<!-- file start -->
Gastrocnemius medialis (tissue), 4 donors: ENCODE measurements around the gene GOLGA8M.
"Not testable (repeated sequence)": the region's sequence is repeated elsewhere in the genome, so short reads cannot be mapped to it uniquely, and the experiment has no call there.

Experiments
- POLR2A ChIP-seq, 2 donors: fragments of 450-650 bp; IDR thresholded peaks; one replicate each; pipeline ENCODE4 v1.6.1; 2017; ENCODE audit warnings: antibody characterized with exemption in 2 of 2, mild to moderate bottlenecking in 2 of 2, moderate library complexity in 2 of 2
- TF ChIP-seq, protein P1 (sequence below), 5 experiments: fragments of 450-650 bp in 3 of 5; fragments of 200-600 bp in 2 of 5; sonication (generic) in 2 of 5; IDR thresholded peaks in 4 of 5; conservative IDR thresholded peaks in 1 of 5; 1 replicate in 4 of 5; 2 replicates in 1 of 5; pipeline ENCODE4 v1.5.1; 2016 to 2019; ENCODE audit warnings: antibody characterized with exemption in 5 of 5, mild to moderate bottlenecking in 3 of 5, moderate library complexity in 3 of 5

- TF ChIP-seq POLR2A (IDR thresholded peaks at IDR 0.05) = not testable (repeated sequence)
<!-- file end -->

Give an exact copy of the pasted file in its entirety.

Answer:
Gastrocnemius medialis (tissue), 4 donors: ENCODE measurements around the gene GOLGA8M.
"Not testable (repeated sequence)": the region's sequence is repeated elsewhere in the genome, so short reads cannot be mapped to it uniquely, and the experiment has no call there.

Experiments
- POLR2A ChIP-seq, 2 donors: fragments of 450-650 bp; IDR thresholded peaks; one replicate each; pipeline ENCODE4 v1.6.1; 2017; ENCODE audit warnings: antibody characterized with exemption in 2 of 2, mild to moderate bottlenecking in 2 of 2, moderate library complexity in 2 of 2
- TF ChIP-seq, protein P1 (sequence below), 5 experiments: fragments of 450-650 bp in 3 of 5; fragments of 200-600 bp in 2 of 5; sonication (generic) in 2 of 5; IDR thresholded peaks in 4 of 5; conservative IDR thresholded peaks in 1 of 5; 1 replicate in 4 of 5; 2 replicates in 1 of 5; pipeline ENCODE4 v1.5.1; 2016 to 2019; ENCODE audit warnings: antibody characterized with exemption in 5 of 5, mild to moderate bottlenecking in 3 of 5, moderate library complexity in 3 of 5

- TF ChIP-seq POLR2A (IDR thresholded peaks at IDR 0.05) = not testable (repeated sequence)